That inspiration—simple, beautiful, always on time—is the magic that Tracey brings to each and every one of her words. Her columns are part sermon, part heart-to-heart conversations between friends—the kind of real talk that’s relatable and affirming and full of teachable moments that I know I’ve applied in my own motherhood and self-reflection journey. Through her work, Tracey has instructed me on how to teach my daughters how to pray, how to share with them the good news of Jesus and how to encourage and instill faith, not just religion, into their lives. She’s encouraged me to embrace my daughters’ sneakiness, to talk candidly to them about how to use faith and wisdom in relationships, and the value of being an incredible role model.

My goodness, those words. Those thoughts. Those instructions. That testimony. People pay good money to lie on a therapists’ couch for this kind of practical insight. Many more sit in the front pews of the church, hoping the word will inspire the blessing they need to move forward. Some of us never, ever get it, and struggle with the confusion and agony and hopelessness that comes when one simply has no idea how to unravel life’s lessons to find God’s promise.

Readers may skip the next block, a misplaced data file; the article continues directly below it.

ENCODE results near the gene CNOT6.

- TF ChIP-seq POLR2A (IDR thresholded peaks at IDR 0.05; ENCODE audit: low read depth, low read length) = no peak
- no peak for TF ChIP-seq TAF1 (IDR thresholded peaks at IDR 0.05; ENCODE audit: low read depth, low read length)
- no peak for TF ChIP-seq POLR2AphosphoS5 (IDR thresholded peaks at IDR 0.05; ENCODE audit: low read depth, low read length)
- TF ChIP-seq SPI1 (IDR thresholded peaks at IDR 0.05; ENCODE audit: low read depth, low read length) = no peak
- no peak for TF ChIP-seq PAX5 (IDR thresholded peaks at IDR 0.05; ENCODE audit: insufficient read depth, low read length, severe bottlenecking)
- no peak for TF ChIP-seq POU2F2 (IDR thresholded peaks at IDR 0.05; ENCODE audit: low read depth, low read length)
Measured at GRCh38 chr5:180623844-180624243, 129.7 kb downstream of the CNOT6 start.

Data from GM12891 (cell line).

I am by no means perfect and my journey toward Him continues from week to week, day to day, hour to hour, minute to minute. I know this much is true, though: today, my walk is more confident. I stumble, but still, I’m moving forward. I am grateful that Tracey’s words are there—always there—to pick me up and propel me. As sure as rain is wet, as sure as snow is cold, as sure as I know God… is, I know that Tracey’s art, her words, will do the same for you.

Purchase Diaper Bags and Church Shoes: Living at the Intersection of Faith and Motherhood on Amazon.

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Denene Millner

Mom. NY Times bestselling author. Pop culture ninja. Unapologetic lover of shoes, bacon and babies. Nice with the verbs. Founder of the top black parenting website, MyBrownBaby.

One Comment

  1. I also have come to love and respect Tracey’s work and Miss Denene showcasing her work here on My Brown Baby was a genius idea! Congratulations, Tracey